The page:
A review of what I was writing about 6 months ago.
BARC I said this offered a reward/risk of 5:1 on a PBV basis. Price then: 321p. Price now: 283p. Bad call
LAM I said looked good at 149p, with a big gap up to 300p still to fill. Price now 148p. Mediocre call so far, but the price has been picking up lately, so there could still be some life in this yet.
BLVN Looked good at 69.50p, with some great assets, but is now at 58.53p. There’s been some hefty dilutions, so so far, it looks like just another mining AIM stock with plenty of sizzle, but no steak.
DSC was at 153p, now at 191p. I had calculated the reward/risk on a PTBV basis was 3.9, but didn’t find that enticing enough. I noted tat ROE had been uniformly bad over the last decade. My decision to ignore it was a bad one.
PFD was 88.75p, now 131.5p. At the time it stated that it would eliminate the CEO role. PFD reached a low of 60p in July, so it wouldn’t have been plain sailing to where we are now.
If you’re looking for disaster stocks, then actually PFD would have made a good purchase in August 2012 at around 65p, when it was trading at about 2/3 of its 200dma. That would give you a prediicted 50% upside. You would have had to have steel nerves, because the price dropped to about 55p in September. Ouch! BUT, the good news is that if you had had patience, you could have held for 2 months, and sold out at about 100p, where the price reached the 200dma. so, whether you made or lost money would depend on your timing. At a price of 88.75p in Feb, the share price was just dipping below the 200dma. Technically, that looks a dangerous move, a fact borne out as the share price slid to 60p in July. That might have just not been quite enough to get you back in. The share price is now 131.5p – although if you were looking to trade on the 200dma you would have gotten out at around 87p.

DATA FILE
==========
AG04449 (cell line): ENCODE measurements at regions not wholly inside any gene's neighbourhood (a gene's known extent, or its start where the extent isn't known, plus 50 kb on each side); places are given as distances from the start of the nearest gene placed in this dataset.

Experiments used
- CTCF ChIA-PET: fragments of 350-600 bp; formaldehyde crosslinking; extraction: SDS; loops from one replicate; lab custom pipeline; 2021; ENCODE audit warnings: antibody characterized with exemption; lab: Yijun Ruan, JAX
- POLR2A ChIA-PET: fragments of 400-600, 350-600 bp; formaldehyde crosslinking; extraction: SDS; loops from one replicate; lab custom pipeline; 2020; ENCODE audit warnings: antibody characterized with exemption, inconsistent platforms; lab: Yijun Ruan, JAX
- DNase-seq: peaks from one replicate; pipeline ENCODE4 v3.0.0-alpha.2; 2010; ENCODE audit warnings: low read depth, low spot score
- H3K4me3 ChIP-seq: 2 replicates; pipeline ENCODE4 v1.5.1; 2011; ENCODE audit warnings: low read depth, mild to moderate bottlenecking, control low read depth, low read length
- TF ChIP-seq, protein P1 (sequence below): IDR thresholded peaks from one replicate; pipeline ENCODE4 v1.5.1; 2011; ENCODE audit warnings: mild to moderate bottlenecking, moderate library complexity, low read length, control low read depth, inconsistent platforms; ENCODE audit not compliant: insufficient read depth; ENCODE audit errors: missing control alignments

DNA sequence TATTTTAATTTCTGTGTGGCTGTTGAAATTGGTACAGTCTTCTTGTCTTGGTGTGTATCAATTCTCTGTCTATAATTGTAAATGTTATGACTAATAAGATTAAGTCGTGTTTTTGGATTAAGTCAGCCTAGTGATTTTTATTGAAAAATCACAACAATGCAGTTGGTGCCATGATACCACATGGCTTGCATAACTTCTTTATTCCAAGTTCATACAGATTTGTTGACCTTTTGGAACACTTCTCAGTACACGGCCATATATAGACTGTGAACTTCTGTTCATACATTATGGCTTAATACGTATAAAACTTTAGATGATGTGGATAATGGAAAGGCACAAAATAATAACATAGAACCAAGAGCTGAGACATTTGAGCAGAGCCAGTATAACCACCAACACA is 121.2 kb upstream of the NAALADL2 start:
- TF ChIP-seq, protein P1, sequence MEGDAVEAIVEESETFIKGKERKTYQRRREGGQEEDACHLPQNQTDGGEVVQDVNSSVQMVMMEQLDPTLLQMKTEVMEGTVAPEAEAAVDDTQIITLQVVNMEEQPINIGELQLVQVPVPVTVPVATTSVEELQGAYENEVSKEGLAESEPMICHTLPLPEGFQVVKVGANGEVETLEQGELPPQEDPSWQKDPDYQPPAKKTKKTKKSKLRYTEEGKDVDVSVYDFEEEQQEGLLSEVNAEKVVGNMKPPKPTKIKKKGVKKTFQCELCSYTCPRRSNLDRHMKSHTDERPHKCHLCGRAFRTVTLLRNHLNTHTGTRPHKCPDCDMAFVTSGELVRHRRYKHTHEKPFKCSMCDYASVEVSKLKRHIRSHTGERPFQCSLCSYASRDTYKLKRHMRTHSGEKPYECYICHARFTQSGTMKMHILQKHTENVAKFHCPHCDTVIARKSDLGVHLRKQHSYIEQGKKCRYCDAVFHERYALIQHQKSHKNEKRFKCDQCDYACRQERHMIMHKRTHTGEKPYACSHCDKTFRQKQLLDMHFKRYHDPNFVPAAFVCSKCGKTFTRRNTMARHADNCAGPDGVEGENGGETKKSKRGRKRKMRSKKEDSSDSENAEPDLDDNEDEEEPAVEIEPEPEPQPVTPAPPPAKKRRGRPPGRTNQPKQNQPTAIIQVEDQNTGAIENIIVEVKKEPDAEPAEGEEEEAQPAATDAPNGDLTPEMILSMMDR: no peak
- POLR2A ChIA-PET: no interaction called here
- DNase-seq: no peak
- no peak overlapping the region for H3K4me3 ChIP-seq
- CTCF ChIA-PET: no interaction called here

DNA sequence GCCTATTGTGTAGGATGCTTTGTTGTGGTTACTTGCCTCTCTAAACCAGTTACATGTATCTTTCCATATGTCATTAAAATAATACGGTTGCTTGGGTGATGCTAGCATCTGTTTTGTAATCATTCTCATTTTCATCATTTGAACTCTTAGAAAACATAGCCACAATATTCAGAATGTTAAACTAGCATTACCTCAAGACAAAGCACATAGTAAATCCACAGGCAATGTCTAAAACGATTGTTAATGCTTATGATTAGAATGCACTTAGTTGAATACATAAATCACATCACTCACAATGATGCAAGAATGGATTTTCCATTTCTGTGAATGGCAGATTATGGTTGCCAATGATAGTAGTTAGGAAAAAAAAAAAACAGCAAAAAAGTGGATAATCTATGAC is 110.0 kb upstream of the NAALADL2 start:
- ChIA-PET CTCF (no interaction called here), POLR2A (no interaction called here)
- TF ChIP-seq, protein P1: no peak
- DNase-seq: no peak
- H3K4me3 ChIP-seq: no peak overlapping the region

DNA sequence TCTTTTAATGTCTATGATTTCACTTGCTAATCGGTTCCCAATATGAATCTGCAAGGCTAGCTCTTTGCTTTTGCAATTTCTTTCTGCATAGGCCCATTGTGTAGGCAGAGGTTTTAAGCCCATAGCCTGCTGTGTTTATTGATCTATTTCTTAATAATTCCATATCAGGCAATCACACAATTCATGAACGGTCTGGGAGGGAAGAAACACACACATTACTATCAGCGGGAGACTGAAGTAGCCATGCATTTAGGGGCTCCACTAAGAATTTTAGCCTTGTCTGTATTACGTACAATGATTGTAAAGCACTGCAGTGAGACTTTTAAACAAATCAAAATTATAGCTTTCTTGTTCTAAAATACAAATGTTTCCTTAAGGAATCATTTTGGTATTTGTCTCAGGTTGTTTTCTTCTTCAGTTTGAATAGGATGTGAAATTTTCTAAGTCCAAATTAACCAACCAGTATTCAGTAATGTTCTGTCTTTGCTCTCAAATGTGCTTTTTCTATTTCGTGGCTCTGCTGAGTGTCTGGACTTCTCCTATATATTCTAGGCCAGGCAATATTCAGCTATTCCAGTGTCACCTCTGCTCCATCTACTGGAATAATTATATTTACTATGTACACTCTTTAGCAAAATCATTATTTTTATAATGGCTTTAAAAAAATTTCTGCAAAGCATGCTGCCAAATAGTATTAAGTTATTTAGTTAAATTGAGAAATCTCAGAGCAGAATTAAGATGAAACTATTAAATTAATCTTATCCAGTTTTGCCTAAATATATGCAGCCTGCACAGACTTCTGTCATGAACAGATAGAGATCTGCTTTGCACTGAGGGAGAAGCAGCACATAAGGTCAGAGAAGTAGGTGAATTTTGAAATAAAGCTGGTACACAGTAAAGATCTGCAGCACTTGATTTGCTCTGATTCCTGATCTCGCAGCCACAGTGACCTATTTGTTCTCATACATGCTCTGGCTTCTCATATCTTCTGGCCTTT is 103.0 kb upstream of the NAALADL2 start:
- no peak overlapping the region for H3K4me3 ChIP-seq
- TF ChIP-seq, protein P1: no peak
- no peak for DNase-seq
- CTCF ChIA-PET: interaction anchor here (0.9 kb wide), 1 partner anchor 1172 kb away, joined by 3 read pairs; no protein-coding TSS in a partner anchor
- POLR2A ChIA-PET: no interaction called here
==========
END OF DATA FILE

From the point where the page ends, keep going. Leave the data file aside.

A share I bought recently was KAZ, at 316p, which is based on a discount to 200dma idea. The implied upside is about 60%. It is now at 301.5p. It looks like the bottom is in at 250p, and it is currently trading in a narrow trading range. KAZ will sell its stake in ENRC, and use some of the proceeds to buy back its own shares. I also like the fact that KAZ has a large market cap and has been on the Market (FTSE250) for 8 years. That at least gives it some credibility. It would have been nice to see a full 10 years, but 8 is acceptable. It is in the mining sector – in copper to boot – so an investment is hardly risk-free. Sentiment is very negative. We hall see how this works out.
RHL was 67p, now 51.5p. The company said that it will be “H2 weighted”. Paul Scott viewed that as a precursor to a profits warning. It certainly didn’t do its share price any good. Unfortunately, Paul didn’t do an update on its interims. Market cap is only £34m.
ABM was 223p, now 143p. I actually thought it was quite good value at the time; a view that was clearly mistaken. Actually, if you look at the 12m chart over on Stockopedia (http://is.gd/Es2gmn), you can see that the market was spotting problems. The 200dma had been in downtrend for some time, and was not able to breach it. 223p would have been close to the 200dma at the time, making it a sell more than a buy. In hindsight, ABM never looked like a good share to trade on a 6m timeframe, and what I said was a buy point was in fact a near-perfect selling opportunity. There’s no guarantees that the shares wouldn’t have made it above the 200dma, of course – but then you’re starting to take a higher risk. The closest thing that ABM got to a “buy” over the last year was after it had a profit warning, and fell to 140p. However, I have noted in the past that investors should not necessarily expect rapid recoveries after an initial bounce. This turned out to be a good observation, as the share price has, indeed, traded sideways since then. The 200dma has further declines in an almost perfect straight line, and there doesn’t look to be a good reason to buy in right now. I also think that the small market cap of £79m doesn’t help it. There is a small uptrend in the share price since May, although I don’t see much to get excited about.